Two of the five prospective commissioners of a new nuclear regulatory commission received payments from operators of nuclear power plants but likely did not violate guidelines intended to ensure neutrality, The Asahi Shimbun has learned.
The new commission will soon replace the Nuclear and Industrial Safety Agency (NISA), which has come under fire for its cozy ties with the nuclear power industry. Critics say this relationship, part of the “nuclear village,” led to lax rules and oversight, and contributed to the disaster at the Fukushima No. 1 nuclear power plant last year.
The government set up guidelines on personnel appointments to the new commission, eliminating any person who has received 500,000 yen ($6,400) or more a year in remuneration from nuclear-related industries during the past three years.
“We will not pick people from the 'nuclear village,'" Environment Minister Goshi Hosono said.
The two prospective commissioners who received remuneration are Toyoshi Fuketa, the 54-year-old deputy director general of the Nuclear Science and Engineering Directorate at the Japan Atomic Energy Agency, and Kunihiko Shimazaki, a 66-year-old professor emeritus of seismology at the University of Tokyo who also presides over the government's Coordinating Committee for Earthquake Prediction.
Fuketa told The Asahi Shimbun that he has given lectures on nuclear fuel at a training hall of Japan Atomic Power Co. in Tokai, Ibaraki Prefecture, once or twice a year since around 2003. He said he was paid around 40,000 yen for each of the lectures, which were attended by employees of Japan Atomic Power and other utilities.
"The lectures were little different from university classes," Fuketa said. "Common sense tells you that the amount of remuneration was not exorbitant. It's not like I was engaged in joint research with the power utilities."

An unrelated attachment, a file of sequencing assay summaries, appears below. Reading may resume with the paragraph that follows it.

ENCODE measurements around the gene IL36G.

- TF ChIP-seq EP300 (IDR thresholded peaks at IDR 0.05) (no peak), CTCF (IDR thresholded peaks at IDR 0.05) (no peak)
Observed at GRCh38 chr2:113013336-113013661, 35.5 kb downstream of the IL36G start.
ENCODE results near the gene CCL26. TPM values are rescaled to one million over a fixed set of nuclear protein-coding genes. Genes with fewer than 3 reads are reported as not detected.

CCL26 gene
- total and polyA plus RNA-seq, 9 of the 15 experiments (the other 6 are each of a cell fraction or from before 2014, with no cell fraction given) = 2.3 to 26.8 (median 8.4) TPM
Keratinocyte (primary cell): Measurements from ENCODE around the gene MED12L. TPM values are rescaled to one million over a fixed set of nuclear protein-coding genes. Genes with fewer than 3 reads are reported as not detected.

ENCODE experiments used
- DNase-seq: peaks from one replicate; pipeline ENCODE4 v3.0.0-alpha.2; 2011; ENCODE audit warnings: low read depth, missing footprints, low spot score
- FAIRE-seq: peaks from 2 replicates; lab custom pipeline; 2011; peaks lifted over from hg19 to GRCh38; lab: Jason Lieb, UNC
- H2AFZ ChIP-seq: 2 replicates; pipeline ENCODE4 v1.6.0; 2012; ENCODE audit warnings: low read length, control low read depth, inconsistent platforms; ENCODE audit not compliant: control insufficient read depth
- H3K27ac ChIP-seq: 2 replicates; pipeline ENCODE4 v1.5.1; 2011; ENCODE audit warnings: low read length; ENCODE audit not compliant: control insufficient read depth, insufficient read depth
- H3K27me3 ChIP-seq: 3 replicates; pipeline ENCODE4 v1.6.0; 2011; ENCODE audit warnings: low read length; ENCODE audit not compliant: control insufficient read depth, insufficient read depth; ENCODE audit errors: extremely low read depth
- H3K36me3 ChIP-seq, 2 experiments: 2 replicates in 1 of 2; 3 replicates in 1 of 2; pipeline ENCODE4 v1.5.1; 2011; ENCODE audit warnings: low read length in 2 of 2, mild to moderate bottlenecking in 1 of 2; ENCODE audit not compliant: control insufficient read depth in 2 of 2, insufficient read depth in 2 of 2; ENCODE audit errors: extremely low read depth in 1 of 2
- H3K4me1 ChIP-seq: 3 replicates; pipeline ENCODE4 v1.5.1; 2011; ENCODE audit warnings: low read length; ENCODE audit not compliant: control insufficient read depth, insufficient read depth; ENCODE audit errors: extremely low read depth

Shimazaki declined to comment to The Asahi Shimbun.
But officials at Tokyo Electric Power Co., operator of the Fukushima No. 1 nuclear plant, said Shimazaki gave a talk on earthquakes in March 2008 at Denryokukan, a public relations facility in Tokyo's Shibuya Ward that TEPCO operated at the time. Shimazaki received remuneration for the lecture.
"We paid him an amount that we thought was appropriate and reasonable, but we cannot disclose the specific amount," said an official at TEPCO's Corporate Communications Department.
Seiji Abe, a professor of public enterprise at Kansai University who served as a technical adviser to the government's Investigation Committee on the Accident at the Fukushima Nuclear Power Stations, said remuneration to a renowned scientist for his lectures should come as no surprise.
"It is inevitable to set up certain guidelines on personnel appointments, but the most essential thing is information disclosure,” Abe said. “I think an appointee to the nuclear regulatory commission should voluntarily disclose all lecturer fees and other remunerations he has received in the past, even if they do not constitute a violation of the personnel selection guidelines."
Hideyuki Ban, a co-director of the nonprofit Citizen's Nuclear Information Center who serves on the New Nuclear Policy Planning Council under the Japan Atomic Energy Commission, said it would be difficult to find a qualified person for the nuclear regulatory commission who is not connected in some way to the electric power industry.
"There are few experts in Japan outside the 'nuclear village,'" Ban said. "In a sense, it is inevitable for someone with enough expertise to qualify as a nuclear regulatory commissioner to have ties to the industry. The government's guidelines on personnel appointments are nothing but a stopgap measure, in such a situation, to pick the 'least unqualified' of the pack. There should be more effective measures, such as calling on the commissioners to submit pledges."
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